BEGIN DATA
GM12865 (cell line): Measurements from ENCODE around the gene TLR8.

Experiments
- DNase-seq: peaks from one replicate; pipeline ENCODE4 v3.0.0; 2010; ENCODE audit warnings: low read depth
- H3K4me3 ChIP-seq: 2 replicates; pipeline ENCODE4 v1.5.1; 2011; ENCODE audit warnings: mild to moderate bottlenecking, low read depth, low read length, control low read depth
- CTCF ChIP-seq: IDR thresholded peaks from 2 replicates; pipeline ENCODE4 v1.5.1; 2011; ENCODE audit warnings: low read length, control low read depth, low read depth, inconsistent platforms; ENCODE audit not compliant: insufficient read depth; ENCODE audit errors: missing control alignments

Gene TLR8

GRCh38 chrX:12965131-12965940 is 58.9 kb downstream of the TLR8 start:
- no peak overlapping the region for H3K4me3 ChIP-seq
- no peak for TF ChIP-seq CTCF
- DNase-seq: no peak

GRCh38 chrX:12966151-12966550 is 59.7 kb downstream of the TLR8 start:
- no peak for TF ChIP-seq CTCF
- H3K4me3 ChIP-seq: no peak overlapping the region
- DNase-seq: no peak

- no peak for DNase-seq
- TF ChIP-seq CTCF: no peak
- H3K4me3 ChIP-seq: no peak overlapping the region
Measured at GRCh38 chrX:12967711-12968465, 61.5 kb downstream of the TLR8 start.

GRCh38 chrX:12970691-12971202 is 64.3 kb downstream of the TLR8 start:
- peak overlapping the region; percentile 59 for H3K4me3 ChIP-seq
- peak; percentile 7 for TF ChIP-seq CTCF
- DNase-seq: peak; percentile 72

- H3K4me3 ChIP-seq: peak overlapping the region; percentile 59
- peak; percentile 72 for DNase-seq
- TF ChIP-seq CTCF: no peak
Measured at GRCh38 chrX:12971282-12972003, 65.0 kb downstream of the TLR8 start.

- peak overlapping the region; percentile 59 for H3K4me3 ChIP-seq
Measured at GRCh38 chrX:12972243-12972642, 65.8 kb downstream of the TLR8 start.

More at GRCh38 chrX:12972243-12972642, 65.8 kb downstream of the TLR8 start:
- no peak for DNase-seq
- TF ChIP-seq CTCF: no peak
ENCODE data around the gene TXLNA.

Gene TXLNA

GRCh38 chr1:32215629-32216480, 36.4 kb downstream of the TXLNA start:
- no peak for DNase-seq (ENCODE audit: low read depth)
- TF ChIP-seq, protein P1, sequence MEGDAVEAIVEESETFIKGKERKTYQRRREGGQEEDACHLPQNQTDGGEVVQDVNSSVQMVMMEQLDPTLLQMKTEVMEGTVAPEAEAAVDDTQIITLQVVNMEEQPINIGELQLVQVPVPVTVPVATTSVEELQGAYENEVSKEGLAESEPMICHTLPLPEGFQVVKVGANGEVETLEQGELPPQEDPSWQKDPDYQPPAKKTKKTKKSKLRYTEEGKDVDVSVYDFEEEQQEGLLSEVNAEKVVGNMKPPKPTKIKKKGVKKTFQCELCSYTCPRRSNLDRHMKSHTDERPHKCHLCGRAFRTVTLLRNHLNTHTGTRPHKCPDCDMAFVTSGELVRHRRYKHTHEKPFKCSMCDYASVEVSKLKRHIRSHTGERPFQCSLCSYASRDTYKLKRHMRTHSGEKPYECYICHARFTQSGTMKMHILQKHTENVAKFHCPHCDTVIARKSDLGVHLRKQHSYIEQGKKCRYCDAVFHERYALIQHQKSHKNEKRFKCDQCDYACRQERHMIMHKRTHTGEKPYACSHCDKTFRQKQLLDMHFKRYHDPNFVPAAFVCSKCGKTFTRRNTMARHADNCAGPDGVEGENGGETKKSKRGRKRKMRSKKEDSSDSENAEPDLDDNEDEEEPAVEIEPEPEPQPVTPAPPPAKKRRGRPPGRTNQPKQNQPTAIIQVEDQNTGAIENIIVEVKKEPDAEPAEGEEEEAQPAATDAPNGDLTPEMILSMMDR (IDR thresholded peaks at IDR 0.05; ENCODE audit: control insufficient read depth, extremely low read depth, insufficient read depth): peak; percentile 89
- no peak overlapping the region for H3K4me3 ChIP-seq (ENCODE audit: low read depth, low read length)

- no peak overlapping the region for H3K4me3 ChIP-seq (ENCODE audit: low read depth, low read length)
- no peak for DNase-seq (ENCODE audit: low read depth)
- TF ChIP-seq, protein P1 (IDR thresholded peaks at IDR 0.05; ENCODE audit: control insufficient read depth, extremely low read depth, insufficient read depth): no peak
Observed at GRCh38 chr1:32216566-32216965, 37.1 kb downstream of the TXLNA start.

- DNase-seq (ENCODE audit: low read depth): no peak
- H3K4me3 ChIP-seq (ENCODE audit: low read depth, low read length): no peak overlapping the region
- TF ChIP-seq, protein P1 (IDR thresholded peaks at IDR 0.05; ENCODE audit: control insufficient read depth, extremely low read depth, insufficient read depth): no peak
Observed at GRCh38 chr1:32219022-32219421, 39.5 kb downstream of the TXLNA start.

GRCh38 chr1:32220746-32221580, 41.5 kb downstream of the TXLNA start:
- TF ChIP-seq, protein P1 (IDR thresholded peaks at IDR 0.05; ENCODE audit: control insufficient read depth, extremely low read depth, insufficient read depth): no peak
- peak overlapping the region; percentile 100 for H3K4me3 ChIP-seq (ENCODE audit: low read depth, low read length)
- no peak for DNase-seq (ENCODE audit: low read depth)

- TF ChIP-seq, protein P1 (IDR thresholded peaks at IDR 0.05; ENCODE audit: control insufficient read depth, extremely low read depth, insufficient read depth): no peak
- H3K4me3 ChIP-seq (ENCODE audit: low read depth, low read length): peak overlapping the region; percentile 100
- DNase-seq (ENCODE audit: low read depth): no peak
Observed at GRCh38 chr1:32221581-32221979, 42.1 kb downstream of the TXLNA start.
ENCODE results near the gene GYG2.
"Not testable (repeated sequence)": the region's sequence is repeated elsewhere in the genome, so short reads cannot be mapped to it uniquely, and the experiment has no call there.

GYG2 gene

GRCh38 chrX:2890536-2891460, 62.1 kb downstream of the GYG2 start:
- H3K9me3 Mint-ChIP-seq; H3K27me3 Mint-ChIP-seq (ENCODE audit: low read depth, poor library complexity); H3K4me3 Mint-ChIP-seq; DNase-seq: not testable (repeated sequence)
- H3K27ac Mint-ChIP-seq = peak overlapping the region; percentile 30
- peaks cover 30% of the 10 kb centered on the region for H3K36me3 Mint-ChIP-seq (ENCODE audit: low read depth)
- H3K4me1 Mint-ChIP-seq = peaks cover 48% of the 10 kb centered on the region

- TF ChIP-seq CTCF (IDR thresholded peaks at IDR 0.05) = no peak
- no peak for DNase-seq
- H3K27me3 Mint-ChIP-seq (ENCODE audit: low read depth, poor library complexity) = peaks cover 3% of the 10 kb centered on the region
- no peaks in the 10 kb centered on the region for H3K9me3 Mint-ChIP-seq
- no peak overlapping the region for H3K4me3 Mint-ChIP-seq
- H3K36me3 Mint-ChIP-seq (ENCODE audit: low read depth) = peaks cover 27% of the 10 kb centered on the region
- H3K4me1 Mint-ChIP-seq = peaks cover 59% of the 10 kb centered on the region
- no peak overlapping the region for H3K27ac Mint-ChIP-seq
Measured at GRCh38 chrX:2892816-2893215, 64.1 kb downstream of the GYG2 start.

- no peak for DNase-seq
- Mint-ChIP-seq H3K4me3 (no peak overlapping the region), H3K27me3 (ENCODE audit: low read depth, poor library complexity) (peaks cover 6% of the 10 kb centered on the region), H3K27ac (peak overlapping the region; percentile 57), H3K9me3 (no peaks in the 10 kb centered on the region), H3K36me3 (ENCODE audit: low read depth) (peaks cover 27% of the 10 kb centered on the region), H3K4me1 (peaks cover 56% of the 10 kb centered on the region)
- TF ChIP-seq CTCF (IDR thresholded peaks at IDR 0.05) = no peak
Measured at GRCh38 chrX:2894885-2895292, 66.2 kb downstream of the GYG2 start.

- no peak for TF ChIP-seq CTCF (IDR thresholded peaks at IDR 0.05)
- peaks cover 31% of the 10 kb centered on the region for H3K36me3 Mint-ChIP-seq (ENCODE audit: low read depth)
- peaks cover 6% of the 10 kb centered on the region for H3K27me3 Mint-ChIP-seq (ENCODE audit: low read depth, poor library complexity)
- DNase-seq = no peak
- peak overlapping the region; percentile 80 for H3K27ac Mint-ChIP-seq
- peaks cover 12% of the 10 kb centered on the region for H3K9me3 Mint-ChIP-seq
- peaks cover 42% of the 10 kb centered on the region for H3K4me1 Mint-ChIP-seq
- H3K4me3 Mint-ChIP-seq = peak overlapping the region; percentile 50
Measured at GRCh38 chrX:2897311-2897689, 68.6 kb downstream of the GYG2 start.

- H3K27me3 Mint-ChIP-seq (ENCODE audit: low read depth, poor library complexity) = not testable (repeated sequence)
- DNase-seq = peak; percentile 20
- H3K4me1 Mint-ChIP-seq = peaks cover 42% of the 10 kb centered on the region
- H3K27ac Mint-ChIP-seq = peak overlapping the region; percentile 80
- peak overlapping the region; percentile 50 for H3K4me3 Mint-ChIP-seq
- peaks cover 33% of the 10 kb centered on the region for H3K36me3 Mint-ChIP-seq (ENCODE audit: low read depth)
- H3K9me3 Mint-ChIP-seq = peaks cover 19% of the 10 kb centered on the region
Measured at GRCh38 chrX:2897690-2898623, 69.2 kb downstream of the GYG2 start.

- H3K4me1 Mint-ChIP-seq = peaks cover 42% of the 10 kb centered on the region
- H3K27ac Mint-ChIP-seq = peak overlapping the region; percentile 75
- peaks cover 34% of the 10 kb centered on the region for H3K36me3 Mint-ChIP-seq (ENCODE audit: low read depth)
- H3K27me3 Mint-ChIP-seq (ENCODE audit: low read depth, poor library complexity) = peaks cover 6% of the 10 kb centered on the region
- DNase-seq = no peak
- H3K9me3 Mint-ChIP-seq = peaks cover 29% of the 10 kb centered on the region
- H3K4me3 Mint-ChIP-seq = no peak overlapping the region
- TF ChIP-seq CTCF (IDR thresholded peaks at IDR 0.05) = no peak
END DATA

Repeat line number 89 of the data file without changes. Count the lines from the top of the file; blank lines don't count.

- peaks cover 33% of the 10 kb centered on the region for H3K36me3 Mint-ChIP-seq (ENCODE audit: low read depth)